Elmwood Cemetery, located at 824 S Dudley Street, is the oldest operational cemetery in Memphis, TN. The grounds were developed in 1852 during the rural cemetery movement. During this time garden cemeteries were established throughout the South with features that mirrored those of the most well-known parks throughout the country. Large shade trees, rolling knolls, benches, bridges, and monuments define the landscaping of Elmwood. Nearly 1,000 Confederate soldiers are buried in Confederate Soldiers Rest, a lot located in the Fowler area of the gardens. Moreover, approximately 2,500 Memphis citizens who contracted yellow fever in the 1870s are interred in four public lots in the cemetery.
Backstory and Context
Forty acres of land were initially purchased to develop the cemetery on August 28, 1852 at a cost of $500. Developers intended the cemetery to be a place of celebration, not only for the dead but the living as well. They envisioned that families could have picnics and gatherings amid the manicured gardens of the cemetery. Cemetery developers opted to name the grounds via a raffle. Many names were placed in a hat and "Elmwood" was chosen. Soon thereafter an order was placed for a large number of elm trees to be planted amongst the mighty oaks that dotted the grounds. The first burial at the grounds occurred on July 15, 1853. Approximately 75,000 individuals have been interred at the grounds since then. The cemetery is expected to hold another 15,000 persons.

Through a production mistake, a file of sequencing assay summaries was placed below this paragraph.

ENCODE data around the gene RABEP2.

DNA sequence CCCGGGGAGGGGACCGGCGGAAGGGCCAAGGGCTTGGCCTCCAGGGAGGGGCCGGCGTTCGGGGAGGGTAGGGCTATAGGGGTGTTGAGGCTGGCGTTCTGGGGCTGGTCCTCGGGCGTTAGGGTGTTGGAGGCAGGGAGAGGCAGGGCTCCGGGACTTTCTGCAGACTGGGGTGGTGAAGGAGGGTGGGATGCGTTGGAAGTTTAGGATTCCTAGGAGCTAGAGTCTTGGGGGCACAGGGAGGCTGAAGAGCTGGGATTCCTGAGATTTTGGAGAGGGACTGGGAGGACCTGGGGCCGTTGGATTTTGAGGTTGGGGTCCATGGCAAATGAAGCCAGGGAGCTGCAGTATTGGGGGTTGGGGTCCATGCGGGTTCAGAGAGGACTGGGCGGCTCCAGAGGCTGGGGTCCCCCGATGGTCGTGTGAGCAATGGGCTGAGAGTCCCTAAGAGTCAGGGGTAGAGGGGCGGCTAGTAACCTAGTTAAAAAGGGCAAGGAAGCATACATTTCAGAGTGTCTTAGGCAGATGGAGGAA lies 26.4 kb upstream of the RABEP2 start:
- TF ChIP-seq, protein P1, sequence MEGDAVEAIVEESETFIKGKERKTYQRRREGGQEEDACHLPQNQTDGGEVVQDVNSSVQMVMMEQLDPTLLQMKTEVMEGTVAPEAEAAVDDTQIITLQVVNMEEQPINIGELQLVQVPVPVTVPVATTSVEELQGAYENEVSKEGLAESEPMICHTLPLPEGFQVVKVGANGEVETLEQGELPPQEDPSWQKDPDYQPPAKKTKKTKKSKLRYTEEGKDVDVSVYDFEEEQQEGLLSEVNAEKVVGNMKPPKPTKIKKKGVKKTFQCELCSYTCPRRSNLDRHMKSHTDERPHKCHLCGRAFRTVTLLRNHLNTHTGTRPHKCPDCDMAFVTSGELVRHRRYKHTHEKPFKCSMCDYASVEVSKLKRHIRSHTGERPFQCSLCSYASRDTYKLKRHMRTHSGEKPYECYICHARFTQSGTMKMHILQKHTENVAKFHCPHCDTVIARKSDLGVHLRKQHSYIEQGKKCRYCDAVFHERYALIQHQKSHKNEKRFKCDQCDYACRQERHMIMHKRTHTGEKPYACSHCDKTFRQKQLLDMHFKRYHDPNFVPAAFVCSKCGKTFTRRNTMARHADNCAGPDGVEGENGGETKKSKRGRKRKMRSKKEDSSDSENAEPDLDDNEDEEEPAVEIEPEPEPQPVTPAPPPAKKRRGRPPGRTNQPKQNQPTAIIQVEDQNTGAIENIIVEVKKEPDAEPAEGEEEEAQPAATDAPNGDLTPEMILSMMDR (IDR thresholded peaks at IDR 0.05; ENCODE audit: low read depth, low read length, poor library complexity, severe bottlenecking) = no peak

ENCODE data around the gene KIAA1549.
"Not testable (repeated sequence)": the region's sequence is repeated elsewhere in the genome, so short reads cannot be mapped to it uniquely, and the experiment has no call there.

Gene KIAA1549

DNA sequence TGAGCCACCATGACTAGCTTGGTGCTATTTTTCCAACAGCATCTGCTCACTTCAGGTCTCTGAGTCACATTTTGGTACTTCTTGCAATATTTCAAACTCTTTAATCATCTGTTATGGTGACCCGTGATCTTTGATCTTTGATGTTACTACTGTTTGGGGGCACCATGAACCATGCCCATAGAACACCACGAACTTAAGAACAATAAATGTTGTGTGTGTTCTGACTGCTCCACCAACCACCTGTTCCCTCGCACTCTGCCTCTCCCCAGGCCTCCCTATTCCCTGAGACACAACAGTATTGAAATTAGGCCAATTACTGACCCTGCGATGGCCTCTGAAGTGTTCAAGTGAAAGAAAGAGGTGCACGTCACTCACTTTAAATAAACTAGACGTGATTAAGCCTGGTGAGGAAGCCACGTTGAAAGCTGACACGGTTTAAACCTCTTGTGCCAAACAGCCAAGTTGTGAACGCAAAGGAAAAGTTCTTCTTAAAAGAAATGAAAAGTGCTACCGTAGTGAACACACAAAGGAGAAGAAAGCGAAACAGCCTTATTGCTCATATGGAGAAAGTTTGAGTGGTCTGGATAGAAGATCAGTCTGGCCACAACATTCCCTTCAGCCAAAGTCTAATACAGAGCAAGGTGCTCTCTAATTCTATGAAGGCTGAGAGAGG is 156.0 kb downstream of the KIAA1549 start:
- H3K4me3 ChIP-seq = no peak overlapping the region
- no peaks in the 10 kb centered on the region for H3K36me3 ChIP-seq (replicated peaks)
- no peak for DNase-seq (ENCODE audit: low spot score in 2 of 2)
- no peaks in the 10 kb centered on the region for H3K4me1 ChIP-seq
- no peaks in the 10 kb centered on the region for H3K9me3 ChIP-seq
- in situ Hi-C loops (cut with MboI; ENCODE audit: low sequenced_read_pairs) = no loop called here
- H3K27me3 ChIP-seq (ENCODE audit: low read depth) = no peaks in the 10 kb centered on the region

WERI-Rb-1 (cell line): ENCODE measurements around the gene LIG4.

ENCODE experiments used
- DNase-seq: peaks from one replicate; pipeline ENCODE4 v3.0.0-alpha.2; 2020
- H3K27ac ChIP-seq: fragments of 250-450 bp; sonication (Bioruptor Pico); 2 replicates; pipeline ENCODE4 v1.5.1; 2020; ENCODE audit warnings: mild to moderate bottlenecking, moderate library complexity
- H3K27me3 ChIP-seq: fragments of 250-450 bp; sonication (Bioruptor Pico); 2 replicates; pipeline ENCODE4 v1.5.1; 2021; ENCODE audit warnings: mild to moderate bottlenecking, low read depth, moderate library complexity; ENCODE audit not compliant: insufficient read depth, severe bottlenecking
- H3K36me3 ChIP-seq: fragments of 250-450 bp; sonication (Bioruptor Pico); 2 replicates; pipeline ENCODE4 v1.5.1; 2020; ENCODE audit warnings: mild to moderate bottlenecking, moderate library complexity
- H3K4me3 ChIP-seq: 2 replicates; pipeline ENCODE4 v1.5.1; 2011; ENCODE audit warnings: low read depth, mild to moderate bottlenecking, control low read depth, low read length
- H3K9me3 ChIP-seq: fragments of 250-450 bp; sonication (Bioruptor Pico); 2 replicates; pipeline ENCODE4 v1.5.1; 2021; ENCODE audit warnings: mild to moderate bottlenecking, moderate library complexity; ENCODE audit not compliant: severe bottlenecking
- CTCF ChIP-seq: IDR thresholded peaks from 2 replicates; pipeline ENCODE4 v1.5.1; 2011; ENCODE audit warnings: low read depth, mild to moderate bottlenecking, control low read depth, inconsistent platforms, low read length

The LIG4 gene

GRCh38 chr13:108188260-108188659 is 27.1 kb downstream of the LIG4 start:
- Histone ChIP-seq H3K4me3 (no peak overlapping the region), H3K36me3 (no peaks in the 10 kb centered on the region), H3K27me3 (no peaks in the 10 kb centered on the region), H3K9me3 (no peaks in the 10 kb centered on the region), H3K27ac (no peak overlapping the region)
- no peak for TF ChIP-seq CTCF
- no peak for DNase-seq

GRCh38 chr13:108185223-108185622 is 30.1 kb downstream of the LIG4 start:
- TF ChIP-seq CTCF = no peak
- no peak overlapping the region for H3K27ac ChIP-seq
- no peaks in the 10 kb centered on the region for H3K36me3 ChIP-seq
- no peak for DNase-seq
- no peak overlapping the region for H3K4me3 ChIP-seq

Bennett, Ann K. "Elmwood Cemetery Office and Entrance Bridge." National Park Service - National Register of Historic Places Nomination Form. May 22, 1978. https://npgallery.nps.gov/GetAsset/09346732-7453-4fff-9e13-b46a863ccc6d.
Catmur, Francis C. "Elmwood Cemetery." National Park Service - National Register of Historic Places Nomination Form. March 20, 2002. https://npgallery.nps.gov/GetAsset/d481195f-cb50-4882-a978-a9776af31e82.